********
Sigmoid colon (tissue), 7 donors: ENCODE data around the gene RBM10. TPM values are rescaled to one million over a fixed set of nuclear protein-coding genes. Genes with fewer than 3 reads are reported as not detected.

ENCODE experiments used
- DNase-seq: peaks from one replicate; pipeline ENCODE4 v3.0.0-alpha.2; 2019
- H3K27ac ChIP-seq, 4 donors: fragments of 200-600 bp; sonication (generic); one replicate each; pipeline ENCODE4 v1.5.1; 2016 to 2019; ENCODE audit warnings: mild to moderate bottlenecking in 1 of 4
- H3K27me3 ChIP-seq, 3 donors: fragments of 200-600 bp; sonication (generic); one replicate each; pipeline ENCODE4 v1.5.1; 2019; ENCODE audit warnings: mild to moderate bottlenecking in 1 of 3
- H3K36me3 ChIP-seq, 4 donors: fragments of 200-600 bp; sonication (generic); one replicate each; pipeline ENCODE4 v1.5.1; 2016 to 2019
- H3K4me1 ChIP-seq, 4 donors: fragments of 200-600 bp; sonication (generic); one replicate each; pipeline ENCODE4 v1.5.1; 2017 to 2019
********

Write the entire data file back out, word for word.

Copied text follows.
Sigmoid colon (tissue), 7 donors: ENCODE data around the gene RBM10. TPM values are rescaled to one million over a fixed set of nuclear protein-coding genes. Genes with fewer than 3 reads are reported as not detected.

ENCODE experiments used
- DNase-seq: peaks from one replicate; pipeline ENCODE4 v3.0.0-alpha.2; 2019
- H3K27ac ChIP-seq, 4 donors: fragments of 200-600 bp; sonication (generic); one replicate each; pipeline ENCODE4 v1.5.1; 2016 to 2019; ENCODE audit warnings: mild to moderate bottlenecking in 1 of 4
- H3K27me3 ChIP-seq, 3 donors: fragments of 200-600 bp; sonication (generic); one replicate each; pipeline ENCODE4 v1.5.1; 2019; ENCODE audit warnings: mild to moderate bottlenecking in 1 of 3
- H3K36me3 ChIP-seq, 4 donors: fragments of 200-600 bp; sonication (generic); one replicate each; pipeline ENCODE4 v1.5.1; 2016 to 2019
- H3K4me1 ChIP-seq, 4 donors: fragments of 200-600 bp; sonication (generic); one replicate each; pipeline ENCODE4 v1.5.1; 2017 to 2019